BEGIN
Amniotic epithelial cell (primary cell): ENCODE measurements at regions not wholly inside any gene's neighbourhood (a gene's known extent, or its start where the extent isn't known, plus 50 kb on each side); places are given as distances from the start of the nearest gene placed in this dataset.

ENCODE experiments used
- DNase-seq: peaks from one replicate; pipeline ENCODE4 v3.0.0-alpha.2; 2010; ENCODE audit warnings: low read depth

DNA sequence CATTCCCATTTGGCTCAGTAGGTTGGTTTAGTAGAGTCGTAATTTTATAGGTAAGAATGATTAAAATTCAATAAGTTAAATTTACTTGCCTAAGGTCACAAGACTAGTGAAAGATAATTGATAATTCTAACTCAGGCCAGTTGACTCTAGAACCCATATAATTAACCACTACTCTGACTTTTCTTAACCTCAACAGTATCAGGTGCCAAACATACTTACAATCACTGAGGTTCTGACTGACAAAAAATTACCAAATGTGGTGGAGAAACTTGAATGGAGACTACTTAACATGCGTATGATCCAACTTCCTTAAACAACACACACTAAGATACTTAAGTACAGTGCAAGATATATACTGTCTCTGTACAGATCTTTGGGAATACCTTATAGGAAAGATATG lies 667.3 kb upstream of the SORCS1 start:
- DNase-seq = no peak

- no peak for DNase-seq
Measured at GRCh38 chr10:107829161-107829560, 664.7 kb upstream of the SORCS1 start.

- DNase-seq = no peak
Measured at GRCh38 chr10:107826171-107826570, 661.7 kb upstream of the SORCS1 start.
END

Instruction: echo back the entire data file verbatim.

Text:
Amniotic epithelial cell (primary cell): ENCODE measurements at regions not wholly inside any gene's neighbourhood (a gene's known extent, or its start where the extent isn't known, plus 50 kb on each side); places are given as distances from the start of the nearest gene placed in this dataset.

ENCODE experiments used
- DNase-seq: peaks from one replicate; pipeline ENCODE4 v3.0.0-alpha.2; 2010; ENCODE audit warnings: low read depth

DNA sequence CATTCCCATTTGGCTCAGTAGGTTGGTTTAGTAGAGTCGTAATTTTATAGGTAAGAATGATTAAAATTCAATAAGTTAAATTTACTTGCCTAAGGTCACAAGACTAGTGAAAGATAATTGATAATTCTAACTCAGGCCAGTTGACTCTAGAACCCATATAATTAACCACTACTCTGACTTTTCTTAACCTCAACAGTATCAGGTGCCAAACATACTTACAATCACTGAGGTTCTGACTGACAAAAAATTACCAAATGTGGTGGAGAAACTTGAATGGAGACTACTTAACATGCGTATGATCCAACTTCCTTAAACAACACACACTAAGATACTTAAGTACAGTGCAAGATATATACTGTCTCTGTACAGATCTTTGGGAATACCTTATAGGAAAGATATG lies 667.3 kb upstream of the SORCS1 start:
- DNase-seq = no peak

- no peak for DNase-seq
Measured at GRCh38 chr10:107829161-107829560, 664.7 kb upstream of the SORCS1 start.

- DNase-seq = no peak
Measured at GRCh38 chr10:107826171-107826570, 661.7 kb upstream of the SORCS1 start.